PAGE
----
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Runaway Giant

October 19, 2016

A massive star in a nearby galaxy is on the run. It’s moving faster than any other known star — fast enough to escape its home galaxy.

The star is a member of M31, the Andromeda galaxy. Under dark skies, the galaxy is visible to the unaided eye as a hazy smudge of light. Right now, it’s about half-way up the eastern sky as night falls. At a distance of two-and-a-half million light-years, it’s the farthest object that’s easily visible to the eye alone.

Astronomers discovered the runaway while looking for red supergiants in M31. These stars are much bigger, heavier, and brighter than the Sun. They’re also nearing the ends of their lives, which is one reason they’re so puffed up.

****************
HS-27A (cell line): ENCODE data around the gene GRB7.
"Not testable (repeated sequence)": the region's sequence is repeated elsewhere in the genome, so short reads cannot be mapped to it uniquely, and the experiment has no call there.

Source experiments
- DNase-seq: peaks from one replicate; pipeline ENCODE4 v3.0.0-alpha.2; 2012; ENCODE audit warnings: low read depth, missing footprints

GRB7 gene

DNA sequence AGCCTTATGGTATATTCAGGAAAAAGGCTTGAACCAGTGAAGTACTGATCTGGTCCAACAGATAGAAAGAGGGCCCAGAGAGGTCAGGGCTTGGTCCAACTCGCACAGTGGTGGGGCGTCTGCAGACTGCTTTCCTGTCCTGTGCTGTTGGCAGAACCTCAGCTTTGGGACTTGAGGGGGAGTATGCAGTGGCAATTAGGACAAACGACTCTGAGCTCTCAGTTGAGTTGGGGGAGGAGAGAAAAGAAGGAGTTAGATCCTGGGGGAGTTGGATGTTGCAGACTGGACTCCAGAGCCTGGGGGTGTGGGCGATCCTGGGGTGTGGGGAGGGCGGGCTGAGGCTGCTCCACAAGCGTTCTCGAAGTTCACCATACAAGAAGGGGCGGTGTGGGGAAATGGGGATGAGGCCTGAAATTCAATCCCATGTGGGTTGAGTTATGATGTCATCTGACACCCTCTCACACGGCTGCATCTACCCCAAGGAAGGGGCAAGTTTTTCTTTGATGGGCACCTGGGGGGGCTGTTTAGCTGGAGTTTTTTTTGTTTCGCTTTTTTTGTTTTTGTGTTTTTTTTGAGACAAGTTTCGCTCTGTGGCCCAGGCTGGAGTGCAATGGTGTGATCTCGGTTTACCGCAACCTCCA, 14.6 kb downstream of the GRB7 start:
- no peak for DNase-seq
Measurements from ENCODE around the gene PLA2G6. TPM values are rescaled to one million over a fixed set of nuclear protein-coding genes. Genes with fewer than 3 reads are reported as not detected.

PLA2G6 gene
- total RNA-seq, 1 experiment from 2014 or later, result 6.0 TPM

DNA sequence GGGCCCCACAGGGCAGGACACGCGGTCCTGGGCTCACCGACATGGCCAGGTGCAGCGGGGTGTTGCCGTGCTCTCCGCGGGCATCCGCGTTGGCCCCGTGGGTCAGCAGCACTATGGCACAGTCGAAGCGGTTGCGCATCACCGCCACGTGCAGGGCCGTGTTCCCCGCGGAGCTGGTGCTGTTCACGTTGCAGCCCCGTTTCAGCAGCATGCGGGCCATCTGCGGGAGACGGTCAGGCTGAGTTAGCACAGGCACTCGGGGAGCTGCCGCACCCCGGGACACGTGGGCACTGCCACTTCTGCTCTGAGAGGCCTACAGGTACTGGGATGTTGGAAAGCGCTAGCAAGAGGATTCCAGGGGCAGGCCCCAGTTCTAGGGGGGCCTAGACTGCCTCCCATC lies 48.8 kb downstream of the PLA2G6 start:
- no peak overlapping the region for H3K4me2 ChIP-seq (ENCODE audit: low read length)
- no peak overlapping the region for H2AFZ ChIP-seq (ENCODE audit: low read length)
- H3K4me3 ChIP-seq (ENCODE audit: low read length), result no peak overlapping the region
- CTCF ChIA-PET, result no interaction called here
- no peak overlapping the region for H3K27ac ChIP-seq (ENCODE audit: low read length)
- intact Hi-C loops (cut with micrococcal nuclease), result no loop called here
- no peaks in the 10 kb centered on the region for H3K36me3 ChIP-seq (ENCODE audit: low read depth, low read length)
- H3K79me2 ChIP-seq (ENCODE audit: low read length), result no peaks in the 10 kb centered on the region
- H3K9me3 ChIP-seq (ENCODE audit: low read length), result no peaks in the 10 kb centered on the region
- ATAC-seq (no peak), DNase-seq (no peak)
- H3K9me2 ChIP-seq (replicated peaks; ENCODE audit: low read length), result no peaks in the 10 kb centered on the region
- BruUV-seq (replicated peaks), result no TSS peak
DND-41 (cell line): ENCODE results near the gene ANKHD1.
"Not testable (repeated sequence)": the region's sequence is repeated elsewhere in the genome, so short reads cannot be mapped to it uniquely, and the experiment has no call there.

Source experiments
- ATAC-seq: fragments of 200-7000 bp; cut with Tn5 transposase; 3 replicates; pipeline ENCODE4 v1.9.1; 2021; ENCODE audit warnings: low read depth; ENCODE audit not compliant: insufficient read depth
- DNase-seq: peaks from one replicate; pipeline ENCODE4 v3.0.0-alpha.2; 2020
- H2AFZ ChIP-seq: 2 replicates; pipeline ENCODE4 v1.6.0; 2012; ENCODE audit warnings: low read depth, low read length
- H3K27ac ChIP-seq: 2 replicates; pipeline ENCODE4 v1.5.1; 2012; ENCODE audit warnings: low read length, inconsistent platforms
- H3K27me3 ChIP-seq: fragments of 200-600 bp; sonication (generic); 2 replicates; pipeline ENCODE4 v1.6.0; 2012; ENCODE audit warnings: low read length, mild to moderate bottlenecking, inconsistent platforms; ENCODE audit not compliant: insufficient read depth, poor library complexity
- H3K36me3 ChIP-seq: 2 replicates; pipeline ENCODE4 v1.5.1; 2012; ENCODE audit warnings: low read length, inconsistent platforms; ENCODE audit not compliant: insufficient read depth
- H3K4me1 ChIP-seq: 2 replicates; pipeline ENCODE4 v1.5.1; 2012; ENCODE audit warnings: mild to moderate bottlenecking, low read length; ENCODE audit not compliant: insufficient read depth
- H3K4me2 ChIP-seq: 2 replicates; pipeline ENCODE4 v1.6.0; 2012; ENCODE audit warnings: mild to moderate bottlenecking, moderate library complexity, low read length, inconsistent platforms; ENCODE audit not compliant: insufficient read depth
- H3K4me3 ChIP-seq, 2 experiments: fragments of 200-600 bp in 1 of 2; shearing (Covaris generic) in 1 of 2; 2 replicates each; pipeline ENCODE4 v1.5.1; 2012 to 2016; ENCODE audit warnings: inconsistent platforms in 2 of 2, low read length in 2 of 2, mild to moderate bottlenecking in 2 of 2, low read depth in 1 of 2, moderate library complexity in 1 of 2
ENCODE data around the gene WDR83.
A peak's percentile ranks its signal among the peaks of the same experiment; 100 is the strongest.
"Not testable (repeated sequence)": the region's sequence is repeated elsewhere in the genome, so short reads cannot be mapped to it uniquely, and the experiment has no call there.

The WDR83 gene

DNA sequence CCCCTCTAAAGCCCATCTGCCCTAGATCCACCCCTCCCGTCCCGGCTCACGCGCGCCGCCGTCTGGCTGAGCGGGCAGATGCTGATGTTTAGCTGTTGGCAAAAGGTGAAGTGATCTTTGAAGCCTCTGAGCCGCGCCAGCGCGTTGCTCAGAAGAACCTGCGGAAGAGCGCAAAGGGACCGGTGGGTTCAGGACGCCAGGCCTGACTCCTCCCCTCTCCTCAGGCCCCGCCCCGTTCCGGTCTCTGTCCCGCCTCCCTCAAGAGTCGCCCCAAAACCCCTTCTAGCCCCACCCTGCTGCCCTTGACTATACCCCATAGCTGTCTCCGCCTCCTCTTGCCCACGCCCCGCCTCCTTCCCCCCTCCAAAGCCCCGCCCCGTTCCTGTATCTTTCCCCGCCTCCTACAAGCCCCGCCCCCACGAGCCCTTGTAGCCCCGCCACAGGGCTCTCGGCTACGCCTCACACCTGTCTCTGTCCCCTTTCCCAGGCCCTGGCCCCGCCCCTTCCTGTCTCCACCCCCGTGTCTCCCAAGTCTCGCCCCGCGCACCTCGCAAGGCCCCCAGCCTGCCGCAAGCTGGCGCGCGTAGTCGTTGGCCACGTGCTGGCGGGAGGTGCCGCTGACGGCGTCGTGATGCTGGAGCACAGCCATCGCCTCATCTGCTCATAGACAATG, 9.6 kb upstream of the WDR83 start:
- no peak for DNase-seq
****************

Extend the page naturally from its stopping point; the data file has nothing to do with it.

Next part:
One of the supergiants is moving in our direction far faster than any other star in the survey. The astronomers estimated that its overall speed relative to the rest of M31 is about 650,000 miles per hour.

The star probably was born with a cluster of other massive stars. Gravitational interactions among the stars may have kicked this one out of the cluster. The kick was so powerful that the star may be moving fast enough to escape from M31.

Or it would escape if it lived long enough. The star is expected to explode as a supernova in the next million years or so — long before it can escape the galaxy. But the blast probably will leave a dead, heavy core. It will continue to race away from M31 — and may eventually escape into intergalactic space.


Script by Damond Benningfield

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